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Lunatics and Romantics play ‘impressive’

Owens actors bring Shakespeare to life

By Scott Fennell Jr., Culture Critic

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Lovers and Madmen is the fall production this semester at Owens. I had the chance to attend the program on its opening night. This was also the first show I’ve ever attended at Owens.

I was impressed. A small cast of 10 performed some phenomenal theatre. The production is very experimental. The writers combined four Shakespearean plays together into one show: The Taming of the Shrew, A Midsummer Night’s Dream, Hamlet, and Much Ado about Nothing.

Another unique aspect of the show was that the entire audience was seated on the stage. The combination of plays worked well. It basically shortened each play. The actors performed the most essential parts of Shakespeare’s works. The four were not mixed together, just all performed in their own short lights, and just long enough to grasp the concepts.

The decision to have the audience on stage was made to encourage interaction and immersion. There was a scene in Hamlet (if my memory serves me right) where the extras were all passing a flower between each other. When they got to the last cast member, they extended their arm out to the audience sitting on stage right. In the show I attended, nobody caught on and grabbed the rose, but I hope in another show it worked! I was jealous I wasn’t sitting there; I would have grabbed the rose and kept passing it along.

Another special effect of the seating was that you really felt like you were part of something special. The cast would move around the entire stage, and you would see everyone in the audience as you looked around. Really made me feel like we experienced this show together, as a group.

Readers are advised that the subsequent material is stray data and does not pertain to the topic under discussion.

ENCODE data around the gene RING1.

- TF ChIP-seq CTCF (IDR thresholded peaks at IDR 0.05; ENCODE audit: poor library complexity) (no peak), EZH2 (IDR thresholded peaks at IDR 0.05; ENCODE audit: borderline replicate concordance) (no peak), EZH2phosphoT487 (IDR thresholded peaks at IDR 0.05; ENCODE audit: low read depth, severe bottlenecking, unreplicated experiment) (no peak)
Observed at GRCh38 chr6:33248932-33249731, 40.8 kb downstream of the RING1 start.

The show was directed by Owens student Christopher Smith. Chris is an acting major and specialization in directing. Lovers and Madmen was his first directed work, but it seemed to me like his tenth. Smith will be a senior this coming spring semester.

According to Brendan Bean, an actor in the show, the “title speaks for itself. There is always a lover and always a madman.”

These four shows all had the same elements of a romance. Bean played Lysander in A

Midsummer Night’s Dream, and Hamlet, in you know, Hamlet. I wanted to catch up with Brendan specifically after the show because we both went to the same high school in Swanton.

Bean was part of an epic fight as Lysander. He was fighting with Demetrius over the lovely Helena. The fight started off as a disco dance battle, until Lysander threw the first punch. After asking about how he could possibly prepare for such a feat, he told me that the fighting was all choreographed by Chloe Whiting-Stevenson. However, the dancing portion was all improvised.

Lovers and Madmen wrapped up Nov. 11.

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